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Supplier Relationships Most Crucial Issue Affecting Tourism Business
An aerial view of an international airport terminal.

Supplier relationships - the ability of Asia's travel agents to secure access to an assured supply of quality travel content such as airfares, hotel rooms and rental cars - have emerged as the most critical business issue facing the region's travel agency businesses today according to a new survey commissioned by Abacus International.

Abacus commissioned an independent research company to carry out the survey, with a total of 1,629 travel agents from 13 countries interviewed over the period 13 August to 21 September 2007.

Almost half (48%) of all the agents surveyed said the relationship with suppliers was the most critical issue affecting their business today. This concern was especially marked in Thailand with 90% of agents there registering their concern about supplier relationships, while agents in Hong Kong and Indonesia (both 79%), Philippines (63%) and Taiwan (51%) echoed those sentiments.

Don Birch, President and CEO of Abacus International said that despite the buoyancy of Asia's travel market, competition had increased among agents and the survey shows they are focusing on optimising their relationships with suppliers - with 81% of travel agents in Asia electing to work with different suppliers where possible.

Increased pressure on profit margins from both suppliers and competitors was identified as the second most critical issue for those questioned, cited by 25% of travel agents as their most pressing concern, while matching technology to business requirements (18%) and staffing and resourcing issues (9%) completed the major issues affecting business today.

Surprisingly, cost control did not emerge as a pressing issue despite the vast opportunities for travel agents to manage their cost. Instead, travel agents are looking at developing new revenue sources.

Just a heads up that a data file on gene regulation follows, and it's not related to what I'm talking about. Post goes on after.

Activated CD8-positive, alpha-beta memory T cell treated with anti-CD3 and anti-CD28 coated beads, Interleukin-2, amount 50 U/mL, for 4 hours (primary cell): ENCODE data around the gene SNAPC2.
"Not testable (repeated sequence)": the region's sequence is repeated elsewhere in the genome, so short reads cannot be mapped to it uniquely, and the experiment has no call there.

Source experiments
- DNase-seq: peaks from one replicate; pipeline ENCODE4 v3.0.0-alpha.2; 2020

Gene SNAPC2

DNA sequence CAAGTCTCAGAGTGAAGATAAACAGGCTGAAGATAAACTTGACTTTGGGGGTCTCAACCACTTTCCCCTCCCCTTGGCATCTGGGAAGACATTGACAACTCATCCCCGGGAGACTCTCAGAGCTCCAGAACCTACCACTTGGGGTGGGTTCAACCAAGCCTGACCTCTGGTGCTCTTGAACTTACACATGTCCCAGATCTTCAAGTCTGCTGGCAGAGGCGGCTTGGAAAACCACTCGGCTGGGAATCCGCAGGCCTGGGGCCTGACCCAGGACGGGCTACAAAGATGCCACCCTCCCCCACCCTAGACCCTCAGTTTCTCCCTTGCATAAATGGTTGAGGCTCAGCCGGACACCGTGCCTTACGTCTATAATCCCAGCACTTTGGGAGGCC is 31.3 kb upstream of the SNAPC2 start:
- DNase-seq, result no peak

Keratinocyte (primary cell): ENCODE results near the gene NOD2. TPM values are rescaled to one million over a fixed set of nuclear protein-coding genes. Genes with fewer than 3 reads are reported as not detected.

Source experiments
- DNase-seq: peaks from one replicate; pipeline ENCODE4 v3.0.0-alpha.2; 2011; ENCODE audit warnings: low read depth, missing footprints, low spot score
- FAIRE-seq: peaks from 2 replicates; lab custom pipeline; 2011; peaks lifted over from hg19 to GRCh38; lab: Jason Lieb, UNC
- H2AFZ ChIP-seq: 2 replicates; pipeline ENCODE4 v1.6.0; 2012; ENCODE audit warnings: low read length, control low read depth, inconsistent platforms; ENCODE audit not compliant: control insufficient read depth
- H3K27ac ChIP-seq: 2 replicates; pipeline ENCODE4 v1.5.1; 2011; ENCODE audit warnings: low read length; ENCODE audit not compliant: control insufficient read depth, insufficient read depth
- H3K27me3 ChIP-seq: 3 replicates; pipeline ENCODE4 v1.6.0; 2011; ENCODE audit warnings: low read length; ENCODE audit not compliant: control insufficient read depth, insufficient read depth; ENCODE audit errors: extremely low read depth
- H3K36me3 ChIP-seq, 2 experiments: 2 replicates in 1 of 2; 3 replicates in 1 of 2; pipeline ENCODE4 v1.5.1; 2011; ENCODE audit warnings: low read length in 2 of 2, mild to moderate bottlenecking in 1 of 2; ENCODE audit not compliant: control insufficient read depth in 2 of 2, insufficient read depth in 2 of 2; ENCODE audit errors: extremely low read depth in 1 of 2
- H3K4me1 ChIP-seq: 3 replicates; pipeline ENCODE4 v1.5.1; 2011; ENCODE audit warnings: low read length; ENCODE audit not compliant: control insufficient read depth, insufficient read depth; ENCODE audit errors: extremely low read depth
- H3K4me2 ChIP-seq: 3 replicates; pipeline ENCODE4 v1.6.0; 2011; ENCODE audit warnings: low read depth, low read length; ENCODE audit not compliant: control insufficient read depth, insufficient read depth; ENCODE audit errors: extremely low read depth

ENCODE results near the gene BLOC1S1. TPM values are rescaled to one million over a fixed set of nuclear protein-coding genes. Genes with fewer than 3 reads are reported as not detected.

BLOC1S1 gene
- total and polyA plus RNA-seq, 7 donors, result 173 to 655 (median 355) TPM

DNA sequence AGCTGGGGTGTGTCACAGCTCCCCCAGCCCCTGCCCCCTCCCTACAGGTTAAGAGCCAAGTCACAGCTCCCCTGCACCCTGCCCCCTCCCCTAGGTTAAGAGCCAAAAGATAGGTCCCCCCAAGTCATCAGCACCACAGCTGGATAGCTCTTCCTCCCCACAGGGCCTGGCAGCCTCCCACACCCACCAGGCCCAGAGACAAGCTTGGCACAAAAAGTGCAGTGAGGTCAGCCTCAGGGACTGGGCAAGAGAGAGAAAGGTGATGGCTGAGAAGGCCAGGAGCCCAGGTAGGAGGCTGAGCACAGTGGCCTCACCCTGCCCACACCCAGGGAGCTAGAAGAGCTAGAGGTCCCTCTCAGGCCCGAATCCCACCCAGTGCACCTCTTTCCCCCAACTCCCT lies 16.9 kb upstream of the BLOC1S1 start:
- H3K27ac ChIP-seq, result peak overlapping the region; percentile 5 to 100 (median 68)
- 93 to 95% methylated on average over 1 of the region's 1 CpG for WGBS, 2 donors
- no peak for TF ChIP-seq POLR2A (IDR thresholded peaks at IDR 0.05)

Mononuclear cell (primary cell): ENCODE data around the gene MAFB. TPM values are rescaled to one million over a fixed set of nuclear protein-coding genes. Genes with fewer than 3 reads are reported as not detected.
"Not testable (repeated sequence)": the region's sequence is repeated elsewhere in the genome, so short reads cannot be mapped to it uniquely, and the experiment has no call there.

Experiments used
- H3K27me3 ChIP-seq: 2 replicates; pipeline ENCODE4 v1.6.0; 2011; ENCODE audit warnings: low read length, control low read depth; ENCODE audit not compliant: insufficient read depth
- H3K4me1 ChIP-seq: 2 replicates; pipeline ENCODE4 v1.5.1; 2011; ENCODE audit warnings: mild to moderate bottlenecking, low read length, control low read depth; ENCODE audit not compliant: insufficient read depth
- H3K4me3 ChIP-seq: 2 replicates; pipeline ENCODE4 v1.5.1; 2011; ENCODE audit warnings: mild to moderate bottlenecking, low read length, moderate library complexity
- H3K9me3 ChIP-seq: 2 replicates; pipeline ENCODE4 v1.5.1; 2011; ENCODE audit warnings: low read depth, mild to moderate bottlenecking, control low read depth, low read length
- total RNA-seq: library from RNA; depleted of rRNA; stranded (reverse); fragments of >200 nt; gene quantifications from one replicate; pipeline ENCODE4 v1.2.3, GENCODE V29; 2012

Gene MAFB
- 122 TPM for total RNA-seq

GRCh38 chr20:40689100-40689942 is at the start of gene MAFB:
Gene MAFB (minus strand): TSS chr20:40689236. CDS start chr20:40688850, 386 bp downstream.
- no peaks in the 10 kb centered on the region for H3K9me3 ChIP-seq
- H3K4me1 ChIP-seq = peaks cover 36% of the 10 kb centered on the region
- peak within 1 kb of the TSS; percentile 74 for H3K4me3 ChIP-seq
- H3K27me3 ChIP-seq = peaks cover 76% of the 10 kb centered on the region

"In this competitive environment the majority of travel agents recognise that they are more likely to see positive results by being proactive and focusing on what they can change, their supplier relationships, rather than agonising over external pressures," said Mr Birch.

"What is interesting is that most agents have the same strategy for dealing with both the profit supplier concerns and margin squeeze - diversification," said Mr Birch.

A staggering 94% of agents who were concerned with supplier relationships and 79% of travel agents concerned with profit margins said they already had or were planning to expand their product offerings in order to mitigate those concerns. Many were including medical, green, cultural and events tourism packages as well as honing their services to the corporate travel segment.

This urge to diversity on account of pressures from supplier relationships is most keenly felt in Thailand (99%), Indonesia (96%), Hong Kong (95%), and Philippines (93%) and much less so in Korea (31%), Sri Lanka (53%), and Vietnam (68%) and they are aiming at specialised, high value areas such as medical travel, green travel, cultural and sporting events.

Of the travel agents experiencing pressure on profit margins from suppliers and competitors, 44% of agents in the region are more disposed to consider additional offerings to corporate customers as the way forward. This was especially the case in Malaysia (57%), Sri Lanka (41%) and India (39%).

Interesting regional variations emerged for the significant minority (18%) of travel agents who saw 'Understanding and applying technology to match business requirements,' as their major business issue. Emerging markets such as Pakistan (37%), India (30%) and Vietnam (28%) were more likely to see technology as the biggest issue. Of these18% across the region, 65% said they would seek to work with their GDS partner over the next 1-3 years to integrate technology into their current business operations, while 27% said they would rely on internal IT resources and just 16% would outsource.

Don Birch said the findings of the survey reinforced what Abacus has been advising its customers in 15,000 travel agency locations over the past two years.

"Operations will become increasingly service based with travel agents offering more value- added services from a full range of travel products. However it is not enough to be just selling a consolidated package of accommodation, air and entertainment tickets. Anybody can do that, but to be a travel agent of the future, the key is to differentiate and grow their businesses these agents must have unique products and a strong brand with multi-channel competency," said Mr Birch.






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